Make the files called hello and bye executable and try executing them, using commands such as

chmod u+x hello



The file mainHi.cpp should contain:

#include <iostream>

#include <string>

using namespace std;

#include "msgHi.h"

int main ()


    cout << msg << "\n";


The file mainHo.C should be like the file mainHi.cpp except in the “#include” line, “msgHi.h” should be changed to “msgHo.h”.  In the directory cppsource, compile mainHi.cpp using the command

g++ mainHi.cpp

and then run the compiled program by giving the command


In a similar way, compile and run mainHo.C

The file funny.cpp should contain this script:

// This C++ program is incomplete on purpose

/* Here is an example of nasty surprise in C/C++ */

    if (i = 1)   // Should be:  if (i == 1)

        // etc etc etc  This is the last line of the script


You are to “zip” your directory structure using this command:

zip -r cs246.zip cs246

This places an encoded version of your directory structure in the file called cs246.zip.  Note that cs246 is

the top directory in your directory structure.


Asgn 1c: Create an alias and a bin command.  Create an alias for cd called chdir. Trying using your chdir command to navigate around your example directory structure.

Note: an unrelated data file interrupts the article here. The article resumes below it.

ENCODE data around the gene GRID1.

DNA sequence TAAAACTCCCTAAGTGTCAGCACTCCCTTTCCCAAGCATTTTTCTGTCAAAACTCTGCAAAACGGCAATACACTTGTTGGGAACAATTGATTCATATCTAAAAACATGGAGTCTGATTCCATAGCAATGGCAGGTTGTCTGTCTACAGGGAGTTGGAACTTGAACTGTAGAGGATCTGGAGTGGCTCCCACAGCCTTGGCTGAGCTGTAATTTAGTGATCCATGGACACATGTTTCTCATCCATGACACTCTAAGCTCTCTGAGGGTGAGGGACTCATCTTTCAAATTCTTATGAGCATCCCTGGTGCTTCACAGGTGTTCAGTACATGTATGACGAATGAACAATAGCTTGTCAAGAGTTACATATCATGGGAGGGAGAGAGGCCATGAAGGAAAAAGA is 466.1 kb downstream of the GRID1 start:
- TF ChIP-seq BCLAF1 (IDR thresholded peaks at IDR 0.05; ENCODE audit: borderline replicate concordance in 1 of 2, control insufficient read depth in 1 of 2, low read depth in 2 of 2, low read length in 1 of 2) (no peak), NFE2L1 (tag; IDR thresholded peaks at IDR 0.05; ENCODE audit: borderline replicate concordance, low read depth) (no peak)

In your bin directory (within your home directory), create a file called p (abbreviation for print).  Create p such that it is a command that has the same effect as the "more" command (implement p by calling "more").  Remember to start your script with


and remember to make it executable.  Try using your “p” command to view files in your directory structure.  Inspect the path used by the shell for finding commands such as p by typing

echo $PATH

Check to see that your bin directory is in the search path.

For both chdir and p, start up a sub-shell (by typing bash), and see if your commands (p and chdir) still work.